The processor 1002 and the system memory 1008 are coupled to the system bus 1006 and can intercouple peripheral devices included in the processor-based device 1000. As is well known, the processor 1002 communicates with these other devices by exchanging address, control, and data information over the system bus 1006. For example, the processor 1002 can communicate bus transaction requests to a memory controller 1012 in the system memory 1008 as an example of a peripheral device. Although not illustrated in FIG. 10, multiple system buses 1006 could be provided, wherein each system bus constitutes a different fabric. In this example, the memory controller 1012 is configured to provide memory access requests to a memory array 1014 in the system memory 1008. The memory array 1014 is comprised of an array of storage bit cells for storing data. The system memory 1008 may be a read-only memory (ROM), flash memory, dynamic random access memory (DRAM), such as synchronous DRAM (SDRAM), etc., and a static memory (e.g., flash memory, static random access memory (SRAM), etc.), as non-limiting examples.
Other devices can be connected to the system bus 1006. As illustrated in FIG. 10, these devices can include the system memory 1008, one or more input device(s) 1016, one or more output device(s) 1018, a modem 1024, and one or more display controller(s) 1020, as examples. The input device(s) 1016 can include any type of input device, including, but not limited to, input keys, switches, voice processors, etc. The output device(s) 1018 can include any type of output device, including, but not limited to, audio, video, other visual indicators, etc. The modem 1024 can be any device configured to allow exchange of data to and from a network 1026. The network 1026 can be any type of network, including, but not limited to, a wired or wireless network, a private or public network, a local area network (LAN), a wireless local area network (WLAN), a wide area network (WAN), a BLUETOOTH™ network, and the Internet. The modem 1024 can be configured to support any type of communications protocol desired. The processor 1002 may also be configured to access the display controller(s) 1020 over the system bus 1006 to control information sent to one or more display(s) 1022. The display(s) 1022 can include any type of display, including, but not limited to, a cathode ray tube (CRT), a liquid crystal display (LCD), a plasma display, etc.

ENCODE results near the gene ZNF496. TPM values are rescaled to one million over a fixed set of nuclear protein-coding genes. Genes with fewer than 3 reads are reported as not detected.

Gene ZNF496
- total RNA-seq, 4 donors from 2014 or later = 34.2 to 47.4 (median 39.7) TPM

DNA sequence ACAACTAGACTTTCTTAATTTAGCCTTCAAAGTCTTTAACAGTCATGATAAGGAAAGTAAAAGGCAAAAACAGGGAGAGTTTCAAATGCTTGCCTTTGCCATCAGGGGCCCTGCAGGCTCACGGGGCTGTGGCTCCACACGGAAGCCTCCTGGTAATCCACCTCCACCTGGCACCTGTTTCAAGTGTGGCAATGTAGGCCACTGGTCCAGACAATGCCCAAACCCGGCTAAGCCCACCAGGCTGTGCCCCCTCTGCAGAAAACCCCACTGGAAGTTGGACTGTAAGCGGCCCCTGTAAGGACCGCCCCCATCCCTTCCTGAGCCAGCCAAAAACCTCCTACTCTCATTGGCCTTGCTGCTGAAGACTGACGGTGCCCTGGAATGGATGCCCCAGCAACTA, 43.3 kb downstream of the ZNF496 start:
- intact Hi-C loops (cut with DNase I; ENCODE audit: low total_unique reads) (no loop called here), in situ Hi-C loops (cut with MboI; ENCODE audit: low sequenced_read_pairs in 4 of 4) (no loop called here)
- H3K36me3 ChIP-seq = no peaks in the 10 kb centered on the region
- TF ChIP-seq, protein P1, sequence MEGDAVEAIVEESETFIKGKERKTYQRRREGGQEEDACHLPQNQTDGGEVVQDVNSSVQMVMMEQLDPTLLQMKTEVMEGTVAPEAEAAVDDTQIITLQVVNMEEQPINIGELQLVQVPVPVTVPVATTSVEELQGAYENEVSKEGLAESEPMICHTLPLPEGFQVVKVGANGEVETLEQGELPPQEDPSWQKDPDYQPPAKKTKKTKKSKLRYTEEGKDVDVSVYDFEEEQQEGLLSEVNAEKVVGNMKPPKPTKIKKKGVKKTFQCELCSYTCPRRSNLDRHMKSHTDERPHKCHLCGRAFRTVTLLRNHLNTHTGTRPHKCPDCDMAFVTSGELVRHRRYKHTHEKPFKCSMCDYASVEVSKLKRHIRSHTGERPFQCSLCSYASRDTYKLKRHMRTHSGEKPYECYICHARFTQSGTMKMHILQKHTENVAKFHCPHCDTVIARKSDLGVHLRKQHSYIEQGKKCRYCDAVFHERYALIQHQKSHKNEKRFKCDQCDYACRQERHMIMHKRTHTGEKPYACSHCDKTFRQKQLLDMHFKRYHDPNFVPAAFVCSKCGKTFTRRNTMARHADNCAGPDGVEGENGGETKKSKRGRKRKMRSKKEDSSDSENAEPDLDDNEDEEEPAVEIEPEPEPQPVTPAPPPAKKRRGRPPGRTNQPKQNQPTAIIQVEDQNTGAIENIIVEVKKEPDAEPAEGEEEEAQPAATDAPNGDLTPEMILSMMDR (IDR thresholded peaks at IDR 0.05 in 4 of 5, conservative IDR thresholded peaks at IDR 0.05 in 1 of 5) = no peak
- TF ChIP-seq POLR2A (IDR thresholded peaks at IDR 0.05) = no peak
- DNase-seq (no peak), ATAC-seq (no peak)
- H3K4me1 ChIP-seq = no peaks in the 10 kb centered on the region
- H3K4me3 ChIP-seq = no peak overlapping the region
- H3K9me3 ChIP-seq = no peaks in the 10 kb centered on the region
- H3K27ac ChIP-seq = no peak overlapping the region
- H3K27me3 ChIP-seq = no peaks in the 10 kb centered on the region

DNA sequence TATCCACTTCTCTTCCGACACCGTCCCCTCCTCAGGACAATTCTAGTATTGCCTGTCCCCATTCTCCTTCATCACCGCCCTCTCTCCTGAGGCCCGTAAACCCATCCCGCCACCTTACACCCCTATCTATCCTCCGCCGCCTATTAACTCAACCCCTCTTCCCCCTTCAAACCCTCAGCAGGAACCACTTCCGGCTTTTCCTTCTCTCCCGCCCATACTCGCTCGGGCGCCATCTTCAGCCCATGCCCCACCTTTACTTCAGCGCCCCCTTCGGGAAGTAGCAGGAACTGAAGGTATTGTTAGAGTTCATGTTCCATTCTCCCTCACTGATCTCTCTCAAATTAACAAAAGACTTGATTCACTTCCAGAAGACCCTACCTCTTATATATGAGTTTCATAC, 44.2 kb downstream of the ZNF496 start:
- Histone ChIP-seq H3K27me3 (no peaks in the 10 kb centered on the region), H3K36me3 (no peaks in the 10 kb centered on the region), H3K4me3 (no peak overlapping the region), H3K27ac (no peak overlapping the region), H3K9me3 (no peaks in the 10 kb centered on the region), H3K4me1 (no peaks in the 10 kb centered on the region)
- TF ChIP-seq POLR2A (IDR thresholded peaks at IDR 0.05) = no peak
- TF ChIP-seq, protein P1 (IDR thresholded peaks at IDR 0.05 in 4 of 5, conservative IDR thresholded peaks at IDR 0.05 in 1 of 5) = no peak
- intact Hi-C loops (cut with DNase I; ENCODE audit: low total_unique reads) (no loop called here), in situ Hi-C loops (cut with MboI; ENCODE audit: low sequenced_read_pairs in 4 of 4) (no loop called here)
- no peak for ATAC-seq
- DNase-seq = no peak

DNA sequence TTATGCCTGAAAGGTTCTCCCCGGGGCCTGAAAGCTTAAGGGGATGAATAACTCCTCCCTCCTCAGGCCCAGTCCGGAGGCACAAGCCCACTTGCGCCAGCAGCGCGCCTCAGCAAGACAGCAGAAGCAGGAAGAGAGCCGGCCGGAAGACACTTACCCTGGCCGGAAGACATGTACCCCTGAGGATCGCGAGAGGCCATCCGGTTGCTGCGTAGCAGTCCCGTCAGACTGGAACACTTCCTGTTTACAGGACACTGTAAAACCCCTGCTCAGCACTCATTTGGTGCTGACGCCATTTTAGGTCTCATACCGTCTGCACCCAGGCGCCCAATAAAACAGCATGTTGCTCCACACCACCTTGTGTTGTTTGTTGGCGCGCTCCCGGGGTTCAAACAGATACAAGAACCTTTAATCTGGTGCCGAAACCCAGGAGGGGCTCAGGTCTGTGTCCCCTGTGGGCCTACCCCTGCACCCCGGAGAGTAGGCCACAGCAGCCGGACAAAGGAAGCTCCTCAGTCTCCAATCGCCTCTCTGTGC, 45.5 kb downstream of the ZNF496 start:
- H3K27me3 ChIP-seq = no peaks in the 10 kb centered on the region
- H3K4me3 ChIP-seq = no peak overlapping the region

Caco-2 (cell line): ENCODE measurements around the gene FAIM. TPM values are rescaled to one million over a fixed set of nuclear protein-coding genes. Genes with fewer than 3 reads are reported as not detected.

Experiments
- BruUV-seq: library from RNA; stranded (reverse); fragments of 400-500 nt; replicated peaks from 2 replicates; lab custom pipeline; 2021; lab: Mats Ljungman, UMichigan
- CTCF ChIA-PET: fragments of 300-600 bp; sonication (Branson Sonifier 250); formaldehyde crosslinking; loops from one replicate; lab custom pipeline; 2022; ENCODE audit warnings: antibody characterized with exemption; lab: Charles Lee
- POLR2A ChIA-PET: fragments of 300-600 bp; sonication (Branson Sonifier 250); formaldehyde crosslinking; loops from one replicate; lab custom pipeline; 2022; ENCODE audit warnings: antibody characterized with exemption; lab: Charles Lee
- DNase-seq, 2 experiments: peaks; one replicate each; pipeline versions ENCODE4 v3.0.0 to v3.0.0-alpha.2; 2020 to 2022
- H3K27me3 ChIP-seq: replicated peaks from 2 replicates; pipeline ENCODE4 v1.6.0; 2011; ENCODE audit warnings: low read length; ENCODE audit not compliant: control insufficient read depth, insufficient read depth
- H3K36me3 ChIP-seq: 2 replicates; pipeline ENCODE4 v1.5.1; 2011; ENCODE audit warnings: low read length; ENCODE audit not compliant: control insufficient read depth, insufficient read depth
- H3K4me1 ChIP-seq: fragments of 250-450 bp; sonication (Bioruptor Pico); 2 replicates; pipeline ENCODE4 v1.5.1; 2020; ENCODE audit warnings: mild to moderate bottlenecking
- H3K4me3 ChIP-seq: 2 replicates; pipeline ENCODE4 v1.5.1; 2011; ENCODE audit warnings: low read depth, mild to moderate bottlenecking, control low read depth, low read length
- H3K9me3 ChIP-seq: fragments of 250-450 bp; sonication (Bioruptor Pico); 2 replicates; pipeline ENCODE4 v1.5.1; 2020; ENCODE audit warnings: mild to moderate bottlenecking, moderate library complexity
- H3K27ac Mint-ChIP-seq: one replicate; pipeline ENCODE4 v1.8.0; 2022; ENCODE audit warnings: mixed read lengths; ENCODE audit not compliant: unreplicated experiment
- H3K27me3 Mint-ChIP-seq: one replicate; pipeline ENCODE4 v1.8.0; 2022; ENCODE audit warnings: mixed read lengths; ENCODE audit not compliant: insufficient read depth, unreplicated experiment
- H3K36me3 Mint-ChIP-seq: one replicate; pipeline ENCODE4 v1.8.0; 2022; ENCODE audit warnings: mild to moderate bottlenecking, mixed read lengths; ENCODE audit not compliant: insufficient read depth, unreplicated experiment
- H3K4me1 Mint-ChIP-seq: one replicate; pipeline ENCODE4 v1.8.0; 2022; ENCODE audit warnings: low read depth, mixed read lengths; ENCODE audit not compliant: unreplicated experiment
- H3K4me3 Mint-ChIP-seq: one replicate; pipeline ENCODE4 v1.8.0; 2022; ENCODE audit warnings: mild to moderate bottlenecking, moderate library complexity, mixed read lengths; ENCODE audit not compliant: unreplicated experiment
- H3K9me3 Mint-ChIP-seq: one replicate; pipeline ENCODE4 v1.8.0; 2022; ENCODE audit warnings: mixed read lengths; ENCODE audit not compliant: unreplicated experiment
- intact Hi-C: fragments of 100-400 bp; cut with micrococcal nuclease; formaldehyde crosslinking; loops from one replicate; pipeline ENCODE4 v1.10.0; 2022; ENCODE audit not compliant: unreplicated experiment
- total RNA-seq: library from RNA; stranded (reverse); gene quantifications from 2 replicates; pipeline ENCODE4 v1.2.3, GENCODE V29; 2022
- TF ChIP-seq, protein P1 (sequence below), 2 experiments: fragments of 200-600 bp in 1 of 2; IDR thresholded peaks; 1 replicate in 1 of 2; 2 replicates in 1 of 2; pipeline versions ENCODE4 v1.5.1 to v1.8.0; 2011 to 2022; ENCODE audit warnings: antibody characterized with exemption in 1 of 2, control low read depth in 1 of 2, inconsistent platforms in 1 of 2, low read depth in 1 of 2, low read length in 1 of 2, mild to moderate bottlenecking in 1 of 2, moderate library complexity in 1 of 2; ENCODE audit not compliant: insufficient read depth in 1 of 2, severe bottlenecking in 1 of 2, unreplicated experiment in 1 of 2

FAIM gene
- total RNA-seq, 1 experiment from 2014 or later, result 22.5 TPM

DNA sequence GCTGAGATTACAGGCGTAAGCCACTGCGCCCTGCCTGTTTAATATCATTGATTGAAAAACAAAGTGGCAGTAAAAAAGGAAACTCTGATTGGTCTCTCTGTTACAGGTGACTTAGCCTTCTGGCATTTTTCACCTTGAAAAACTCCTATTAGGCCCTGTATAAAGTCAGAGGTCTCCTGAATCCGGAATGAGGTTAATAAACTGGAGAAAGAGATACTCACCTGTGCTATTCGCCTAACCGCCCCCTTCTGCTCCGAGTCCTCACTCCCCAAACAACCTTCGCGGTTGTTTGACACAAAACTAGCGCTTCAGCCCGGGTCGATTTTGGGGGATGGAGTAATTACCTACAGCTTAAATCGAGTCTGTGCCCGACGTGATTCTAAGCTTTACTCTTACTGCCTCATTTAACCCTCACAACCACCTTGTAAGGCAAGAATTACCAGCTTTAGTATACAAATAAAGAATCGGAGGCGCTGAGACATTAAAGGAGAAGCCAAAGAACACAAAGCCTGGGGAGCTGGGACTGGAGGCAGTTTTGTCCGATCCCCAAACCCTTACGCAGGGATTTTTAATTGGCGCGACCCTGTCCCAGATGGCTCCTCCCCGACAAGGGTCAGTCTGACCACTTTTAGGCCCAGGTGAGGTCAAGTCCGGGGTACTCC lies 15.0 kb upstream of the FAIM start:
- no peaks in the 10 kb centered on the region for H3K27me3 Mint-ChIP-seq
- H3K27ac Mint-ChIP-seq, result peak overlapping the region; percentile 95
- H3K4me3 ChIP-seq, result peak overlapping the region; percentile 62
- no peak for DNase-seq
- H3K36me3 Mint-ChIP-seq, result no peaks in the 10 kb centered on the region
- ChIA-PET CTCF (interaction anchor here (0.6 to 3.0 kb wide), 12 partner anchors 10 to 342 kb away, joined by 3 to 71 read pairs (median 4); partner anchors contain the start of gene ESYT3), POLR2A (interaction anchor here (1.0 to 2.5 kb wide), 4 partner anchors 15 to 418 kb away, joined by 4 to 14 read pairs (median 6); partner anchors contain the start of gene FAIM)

The processor-based device 1000 in FIG. 10 may include a set of instructions 1028 to be executed by the processor 1002 for any application desired according to the instructions. The instructions 1028 may be stored in the system memory 1008, processor 1002, and/or instruction cache 1004 as examples of non-transitory computer-readable medium 1030. The instructions 1028 may also reside, completely or at least partially, within the system memory 1008 and/or within the processor 1002 during their execution. The instructions 1028 may further be transmitted or received over the network 1026 via the modem 1024, such that the network 1026 includes the computer-readable medium 1030.
While the computer-readable medium 1030 is shown in an exemplary embodiment to be a single medium, the term “computer-readable medium” should be taken to include a single medium or multiple media (e.g., a centralized or distributed database, and/or associated caches and servers) that store the one or more sets of instructions 1028. The term “computer-readable medium” shall also be taken to include any medium that is capable of storing, encoding, or carrying a set of instructions for execution by a processing device and that cause the processing device to perform any one or more of the methodologies of the embodiments disclosed herein. The term “computer-readable medium” shall accordingly be taken to include, but not be limited to, solid-state memories, optical medium, and magnetic medium.